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Mayors of Atlanta & New Orleans: Uber Will Knock-Out Taxi Industry 273

Posted by samzenpus
from the one-ride-share-to-rule-them-all dept.
McGruber writes Atlanta Mayor Kasim Reed and New Orleans Mayor Mitch Landrieu agree: there will a 15 round fight between Uber and the taxicab industry that currently enjoys regulatory capture, but after a long fight, Uber will win. Landrieu says: "It actually is going to be a 15 round fight. And it's going to take time to work out, hopefully sooner rather than later. But that debate will be held.....But it is a forceful fight, and our city council is full of people on Uber's side, people on the cabs' side, and it's a battle." Mayor Reed of Atlanta also expressed how politically powerful the taxi cartels can be: "I tell you, Uber's worth more than Sony, but cab drivers can take you out. So you've got to [weigh that]. Get in a cab and they say, 'Well that mayor, he is sorry.' You come to visit Atlanta, they say, 'Well that Mayor Reed is as sorry as the day is long. Let me tell you how sorry he is while I drive you to your hotel. And I want you to know that crime is up.' This guy might knock you out. I want you to know it can get really real. It's not as easy as it looks."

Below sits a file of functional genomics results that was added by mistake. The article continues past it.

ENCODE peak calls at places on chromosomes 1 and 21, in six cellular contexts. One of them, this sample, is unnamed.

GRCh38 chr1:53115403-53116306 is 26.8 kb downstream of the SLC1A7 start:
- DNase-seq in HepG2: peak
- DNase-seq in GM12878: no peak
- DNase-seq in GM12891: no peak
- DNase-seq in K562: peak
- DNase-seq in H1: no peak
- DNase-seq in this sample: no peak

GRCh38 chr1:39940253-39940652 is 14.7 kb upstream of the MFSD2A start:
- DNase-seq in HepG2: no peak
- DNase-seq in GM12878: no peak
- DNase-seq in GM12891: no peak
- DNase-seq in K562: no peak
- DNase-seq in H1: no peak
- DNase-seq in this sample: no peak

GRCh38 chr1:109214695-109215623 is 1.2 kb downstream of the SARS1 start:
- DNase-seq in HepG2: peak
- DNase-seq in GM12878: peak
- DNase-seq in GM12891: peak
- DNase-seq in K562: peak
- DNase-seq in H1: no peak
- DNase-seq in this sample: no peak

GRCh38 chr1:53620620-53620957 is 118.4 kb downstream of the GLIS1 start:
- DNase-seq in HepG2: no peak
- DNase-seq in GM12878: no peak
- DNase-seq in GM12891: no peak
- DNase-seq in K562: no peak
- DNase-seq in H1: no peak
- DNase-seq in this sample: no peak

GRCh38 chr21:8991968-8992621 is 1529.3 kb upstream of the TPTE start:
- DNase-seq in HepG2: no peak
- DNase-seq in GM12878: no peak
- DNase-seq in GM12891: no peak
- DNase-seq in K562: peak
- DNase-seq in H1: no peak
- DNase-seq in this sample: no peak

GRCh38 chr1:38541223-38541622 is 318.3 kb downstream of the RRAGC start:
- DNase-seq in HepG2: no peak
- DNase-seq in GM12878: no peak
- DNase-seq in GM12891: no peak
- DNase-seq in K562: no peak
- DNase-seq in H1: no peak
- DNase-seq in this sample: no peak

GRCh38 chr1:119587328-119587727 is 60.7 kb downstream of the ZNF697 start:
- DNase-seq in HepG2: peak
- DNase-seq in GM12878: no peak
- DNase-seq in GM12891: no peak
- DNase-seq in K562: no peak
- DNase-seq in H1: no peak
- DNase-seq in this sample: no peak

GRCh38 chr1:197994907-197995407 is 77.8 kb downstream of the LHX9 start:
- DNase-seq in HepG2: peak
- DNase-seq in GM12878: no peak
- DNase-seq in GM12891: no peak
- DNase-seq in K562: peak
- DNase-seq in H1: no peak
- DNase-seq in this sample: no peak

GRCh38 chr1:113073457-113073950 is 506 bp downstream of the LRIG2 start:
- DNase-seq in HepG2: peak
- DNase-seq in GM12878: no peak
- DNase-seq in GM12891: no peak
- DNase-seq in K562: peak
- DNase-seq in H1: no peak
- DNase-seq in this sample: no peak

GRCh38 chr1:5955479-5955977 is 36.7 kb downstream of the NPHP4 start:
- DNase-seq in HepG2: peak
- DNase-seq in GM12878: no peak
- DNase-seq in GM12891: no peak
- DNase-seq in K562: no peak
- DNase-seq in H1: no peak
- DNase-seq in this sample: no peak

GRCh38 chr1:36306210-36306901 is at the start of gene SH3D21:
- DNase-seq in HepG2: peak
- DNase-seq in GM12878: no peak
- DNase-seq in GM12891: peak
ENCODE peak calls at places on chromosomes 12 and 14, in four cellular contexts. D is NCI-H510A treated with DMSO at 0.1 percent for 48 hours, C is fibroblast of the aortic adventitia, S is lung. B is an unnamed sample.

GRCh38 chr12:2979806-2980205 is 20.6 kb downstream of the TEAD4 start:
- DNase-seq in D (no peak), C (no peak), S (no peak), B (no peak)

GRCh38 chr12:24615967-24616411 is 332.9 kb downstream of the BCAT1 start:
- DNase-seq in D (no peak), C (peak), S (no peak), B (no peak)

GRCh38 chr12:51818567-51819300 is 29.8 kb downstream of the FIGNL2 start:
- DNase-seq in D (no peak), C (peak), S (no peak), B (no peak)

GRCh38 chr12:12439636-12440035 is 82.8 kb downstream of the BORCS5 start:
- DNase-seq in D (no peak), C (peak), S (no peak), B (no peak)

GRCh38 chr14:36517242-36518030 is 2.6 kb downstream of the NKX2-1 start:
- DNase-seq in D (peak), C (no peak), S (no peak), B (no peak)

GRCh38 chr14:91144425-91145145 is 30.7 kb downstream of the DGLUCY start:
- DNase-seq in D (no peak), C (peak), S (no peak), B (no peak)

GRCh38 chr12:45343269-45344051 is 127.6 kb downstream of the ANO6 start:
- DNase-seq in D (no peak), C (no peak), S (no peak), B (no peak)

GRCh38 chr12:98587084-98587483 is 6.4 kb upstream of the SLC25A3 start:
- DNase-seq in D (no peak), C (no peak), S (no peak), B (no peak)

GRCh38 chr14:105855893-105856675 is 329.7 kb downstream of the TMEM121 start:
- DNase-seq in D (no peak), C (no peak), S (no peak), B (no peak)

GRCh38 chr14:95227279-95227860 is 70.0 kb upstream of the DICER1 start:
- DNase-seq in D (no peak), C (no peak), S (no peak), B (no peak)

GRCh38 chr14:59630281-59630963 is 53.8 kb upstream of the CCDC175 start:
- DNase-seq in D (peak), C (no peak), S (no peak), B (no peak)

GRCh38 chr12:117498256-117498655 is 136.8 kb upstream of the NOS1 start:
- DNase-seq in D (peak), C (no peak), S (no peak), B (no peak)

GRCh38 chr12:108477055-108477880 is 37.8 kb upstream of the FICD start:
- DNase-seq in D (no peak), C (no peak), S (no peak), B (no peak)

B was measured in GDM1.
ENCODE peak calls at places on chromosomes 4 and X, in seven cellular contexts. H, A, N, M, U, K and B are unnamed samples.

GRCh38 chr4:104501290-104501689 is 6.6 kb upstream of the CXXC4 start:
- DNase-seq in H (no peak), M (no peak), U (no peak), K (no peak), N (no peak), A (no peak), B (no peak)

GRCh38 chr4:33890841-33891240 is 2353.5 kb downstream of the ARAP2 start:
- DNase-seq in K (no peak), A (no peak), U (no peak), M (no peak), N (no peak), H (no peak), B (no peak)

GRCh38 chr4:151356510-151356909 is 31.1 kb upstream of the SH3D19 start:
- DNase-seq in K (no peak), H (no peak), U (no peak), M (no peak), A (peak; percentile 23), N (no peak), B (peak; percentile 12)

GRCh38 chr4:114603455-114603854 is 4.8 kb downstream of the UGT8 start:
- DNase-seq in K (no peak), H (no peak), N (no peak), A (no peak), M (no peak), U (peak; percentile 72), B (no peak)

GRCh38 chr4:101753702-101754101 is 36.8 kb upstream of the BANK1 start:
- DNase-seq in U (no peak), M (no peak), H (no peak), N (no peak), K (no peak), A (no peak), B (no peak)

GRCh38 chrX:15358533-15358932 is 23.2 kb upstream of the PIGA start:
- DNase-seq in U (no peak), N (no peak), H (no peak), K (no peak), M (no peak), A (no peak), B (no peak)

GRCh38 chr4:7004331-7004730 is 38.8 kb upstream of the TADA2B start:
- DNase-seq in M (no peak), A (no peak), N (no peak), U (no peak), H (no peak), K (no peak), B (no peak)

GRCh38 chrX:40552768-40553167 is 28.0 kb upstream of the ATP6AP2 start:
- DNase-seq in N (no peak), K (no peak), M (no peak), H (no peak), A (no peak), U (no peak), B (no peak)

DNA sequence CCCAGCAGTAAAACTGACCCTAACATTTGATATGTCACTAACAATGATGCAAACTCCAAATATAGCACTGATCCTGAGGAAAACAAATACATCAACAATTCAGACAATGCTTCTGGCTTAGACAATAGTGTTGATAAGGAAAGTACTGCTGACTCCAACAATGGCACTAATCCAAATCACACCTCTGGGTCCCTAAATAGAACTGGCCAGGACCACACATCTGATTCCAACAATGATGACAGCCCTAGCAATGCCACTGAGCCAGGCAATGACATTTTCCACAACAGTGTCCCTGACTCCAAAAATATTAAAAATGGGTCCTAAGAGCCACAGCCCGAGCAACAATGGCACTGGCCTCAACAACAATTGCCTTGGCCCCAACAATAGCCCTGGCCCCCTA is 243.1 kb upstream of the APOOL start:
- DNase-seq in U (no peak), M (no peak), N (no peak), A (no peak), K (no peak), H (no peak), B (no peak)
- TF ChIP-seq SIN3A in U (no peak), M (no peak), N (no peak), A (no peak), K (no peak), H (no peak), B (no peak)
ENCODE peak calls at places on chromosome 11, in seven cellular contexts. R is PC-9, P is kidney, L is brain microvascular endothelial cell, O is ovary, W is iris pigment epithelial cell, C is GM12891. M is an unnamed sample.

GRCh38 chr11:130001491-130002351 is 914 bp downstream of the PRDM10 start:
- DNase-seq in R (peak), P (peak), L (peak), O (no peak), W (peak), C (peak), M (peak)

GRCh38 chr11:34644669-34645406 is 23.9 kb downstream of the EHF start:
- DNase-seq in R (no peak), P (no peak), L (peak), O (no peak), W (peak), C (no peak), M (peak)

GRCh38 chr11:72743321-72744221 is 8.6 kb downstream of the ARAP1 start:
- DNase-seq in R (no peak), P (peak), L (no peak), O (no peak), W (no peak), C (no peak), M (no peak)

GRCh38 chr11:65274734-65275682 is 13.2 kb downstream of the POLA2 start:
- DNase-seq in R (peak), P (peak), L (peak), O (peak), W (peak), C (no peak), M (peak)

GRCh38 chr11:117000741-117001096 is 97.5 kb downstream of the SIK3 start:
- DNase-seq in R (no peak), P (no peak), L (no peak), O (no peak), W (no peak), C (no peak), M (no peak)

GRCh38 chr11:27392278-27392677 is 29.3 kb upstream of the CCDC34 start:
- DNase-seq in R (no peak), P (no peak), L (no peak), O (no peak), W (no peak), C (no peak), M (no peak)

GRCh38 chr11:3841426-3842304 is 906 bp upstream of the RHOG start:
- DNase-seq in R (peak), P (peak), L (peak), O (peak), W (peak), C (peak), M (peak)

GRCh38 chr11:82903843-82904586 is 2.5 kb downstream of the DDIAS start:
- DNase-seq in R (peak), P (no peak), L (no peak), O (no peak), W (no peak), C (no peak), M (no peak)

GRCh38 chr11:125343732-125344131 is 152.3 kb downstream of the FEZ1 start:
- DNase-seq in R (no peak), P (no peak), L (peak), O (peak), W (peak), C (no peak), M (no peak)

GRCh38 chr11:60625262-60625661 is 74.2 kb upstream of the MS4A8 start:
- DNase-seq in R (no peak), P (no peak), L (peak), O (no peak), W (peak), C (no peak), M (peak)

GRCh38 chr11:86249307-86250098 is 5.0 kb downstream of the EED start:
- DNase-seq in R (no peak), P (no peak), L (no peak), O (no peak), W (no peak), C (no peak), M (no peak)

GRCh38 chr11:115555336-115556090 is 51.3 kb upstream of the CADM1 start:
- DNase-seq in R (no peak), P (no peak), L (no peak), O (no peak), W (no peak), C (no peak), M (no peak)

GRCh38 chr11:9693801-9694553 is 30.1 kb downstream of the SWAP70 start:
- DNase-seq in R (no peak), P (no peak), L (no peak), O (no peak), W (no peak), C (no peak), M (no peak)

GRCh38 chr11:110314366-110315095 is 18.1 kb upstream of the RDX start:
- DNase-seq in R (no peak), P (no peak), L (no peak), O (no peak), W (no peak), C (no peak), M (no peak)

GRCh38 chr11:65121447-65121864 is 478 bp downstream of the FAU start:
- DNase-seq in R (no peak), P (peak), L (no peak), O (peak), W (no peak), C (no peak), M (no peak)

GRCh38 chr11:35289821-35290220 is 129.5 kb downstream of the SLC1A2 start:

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Mayors of Atlanta & New Orleans: Uber Will Knock-Out Taxi Industry

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  • Good? (Score:5, Insightful)

    by Kenja (541830) on Monday June 30, 2014 @12:51PM (#47351261)
    Not really seeing a downside if the industry is this fragile. It's like claiming that lemonade stands will "knock out" the snapple industry.
    • Re:Good? (Score:5, Informative)

      by Archangel Michael (180766) on Monday June 30, 2014 @01:02PM (#47351383) Journal

      Any industry that can be replaced by technology, should be.

      Hopefully we start evaluating laws that exist solely to prevent competition (Taxi cab franchise badges).

      • Re:Good? (Score:5, Interesting)

        by Archangel Michael (180766) on Monday June 30, 2014 @01:05PM (#47351415) Journal

        Further, UBER is just a first shot across the bow. The next one will be automated "city cars" built by Google, that will pickup and drop off people at work and take them shopping and whatnot. The end of the taxi is coming.

        • Re:Good? (Score:5, Insightful)

          by TechyImmigrant (175943) on Monday June 30, 2014 @01:16PM (#47351531) Journal